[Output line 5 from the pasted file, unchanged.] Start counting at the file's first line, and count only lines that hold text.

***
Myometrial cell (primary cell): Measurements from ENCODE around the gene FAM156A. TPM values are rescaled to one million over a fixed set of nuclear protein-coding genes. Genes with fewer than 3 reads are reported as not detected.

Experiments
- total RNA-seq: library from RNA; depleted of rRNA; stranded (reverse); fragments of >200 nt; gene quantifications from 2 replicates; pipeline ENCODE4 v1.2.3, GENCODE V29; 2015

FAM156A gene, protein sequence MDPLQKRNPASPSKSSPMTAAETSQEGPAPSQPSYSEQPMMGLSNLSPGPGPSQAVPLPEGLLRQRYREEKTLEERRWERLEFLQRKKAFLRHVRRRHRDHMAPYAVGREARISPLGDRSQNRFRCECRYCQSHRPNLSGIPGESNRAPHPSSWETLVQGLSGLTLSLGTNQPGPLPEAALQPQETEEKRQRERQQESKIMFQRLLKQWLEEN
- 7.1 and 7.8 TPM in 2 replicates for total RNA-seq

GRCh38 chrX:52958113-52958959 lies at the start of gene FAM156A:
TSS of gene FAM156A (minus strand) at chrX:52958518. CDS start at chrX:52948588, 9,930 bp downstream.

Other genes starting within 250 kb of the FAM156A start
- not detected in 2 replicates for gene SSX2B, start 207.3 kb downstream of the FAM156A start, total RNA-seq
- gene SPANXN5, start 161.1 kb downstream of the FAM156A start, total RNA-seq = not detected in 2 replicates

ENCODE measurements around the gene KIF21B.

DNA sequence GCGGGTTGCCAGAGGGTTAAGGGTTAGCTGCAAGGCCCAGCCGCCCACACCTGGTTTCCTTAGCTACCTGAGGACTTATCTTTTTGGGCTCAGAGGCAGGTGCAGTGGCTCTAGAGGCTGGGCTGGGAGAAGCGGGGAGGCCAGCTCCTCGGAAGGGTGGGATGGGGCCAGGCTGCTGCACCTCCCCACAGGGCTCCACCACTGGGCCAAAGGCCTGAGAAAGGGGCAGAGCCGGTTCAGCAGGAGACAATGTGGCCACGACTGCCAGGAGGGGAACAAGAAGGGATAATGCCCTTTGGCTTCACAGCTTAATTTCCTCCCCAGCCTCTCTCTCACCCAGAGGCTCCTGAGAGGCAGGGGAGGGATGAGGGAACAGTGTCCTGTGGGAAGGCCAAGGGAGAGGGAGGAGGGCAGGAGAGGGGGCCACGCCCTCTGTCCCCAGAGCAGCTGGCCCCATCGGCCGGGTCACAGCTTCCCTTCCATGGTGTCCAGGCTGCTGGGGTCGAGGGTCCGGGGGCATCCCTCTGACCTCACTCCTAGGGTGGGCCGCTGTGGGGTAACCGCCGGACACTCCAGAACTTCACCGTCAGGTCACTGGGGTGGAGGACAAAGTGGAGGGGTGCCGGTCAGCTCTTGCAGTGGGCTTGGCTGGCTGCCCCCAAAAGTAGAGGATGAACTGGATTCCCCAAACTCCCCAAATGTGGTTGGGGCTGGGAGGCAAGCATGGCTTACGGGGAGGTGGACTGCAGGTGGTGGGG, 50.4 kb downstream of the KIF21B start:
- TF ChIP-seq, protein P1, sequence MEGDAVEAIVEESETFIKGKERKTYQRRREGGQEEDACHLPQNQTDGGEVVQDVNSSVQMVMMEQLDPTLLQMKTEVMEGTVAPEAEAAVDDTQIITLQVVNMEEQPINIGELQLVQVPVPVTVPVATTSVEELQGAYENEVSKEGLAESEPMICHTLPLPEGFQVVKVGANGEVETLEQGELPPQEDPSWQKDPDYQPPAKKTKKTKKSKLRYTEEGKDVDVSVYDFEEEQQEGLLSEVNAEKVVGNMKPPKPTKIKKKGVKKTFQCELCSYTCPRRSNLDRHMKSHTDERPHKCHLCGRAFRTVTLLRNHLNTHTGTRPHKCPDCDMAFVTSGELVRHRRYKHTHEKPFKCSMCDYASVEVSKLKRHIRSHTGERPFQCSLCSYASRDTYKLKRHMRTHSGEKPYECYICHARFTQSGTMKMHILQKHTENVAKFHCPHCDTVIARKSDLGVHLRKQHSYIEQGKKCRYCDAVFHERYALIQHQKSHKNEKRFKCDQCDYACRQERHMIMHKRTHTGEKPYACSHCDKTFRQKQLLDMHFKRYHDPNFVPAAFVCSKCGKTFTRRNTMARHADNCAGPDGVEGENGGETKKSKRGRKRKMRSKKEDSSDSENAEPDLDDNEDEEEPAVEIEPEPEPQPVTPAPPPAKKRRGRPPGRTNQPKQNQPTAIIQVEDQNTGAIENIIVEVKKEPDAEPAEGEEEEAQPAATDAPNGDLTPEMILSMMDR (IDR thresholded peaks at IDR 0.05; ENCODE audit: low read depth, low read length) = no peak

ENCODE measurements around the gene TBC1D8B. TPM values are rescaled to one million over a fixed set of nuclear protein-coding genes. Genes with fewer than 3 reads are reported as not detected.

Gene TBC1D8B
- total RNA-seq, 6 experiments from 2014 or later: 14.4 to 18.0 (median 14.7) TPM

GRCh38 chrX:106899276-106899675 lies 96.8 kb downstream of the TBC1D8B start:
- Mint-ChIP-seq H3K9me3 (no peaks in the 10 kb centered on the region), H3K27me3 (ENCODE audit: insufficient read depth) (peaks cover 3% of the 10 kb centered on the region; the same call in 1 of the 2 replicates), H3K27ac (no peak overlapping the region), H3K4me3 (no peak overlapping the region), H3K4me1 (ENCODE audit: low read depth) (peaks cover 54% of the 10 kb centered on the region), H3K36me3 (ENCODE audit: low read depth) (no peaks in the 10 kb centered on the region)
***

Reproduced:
- 7.1 and 7.8 TPM in 2 replicates for total RNA-seq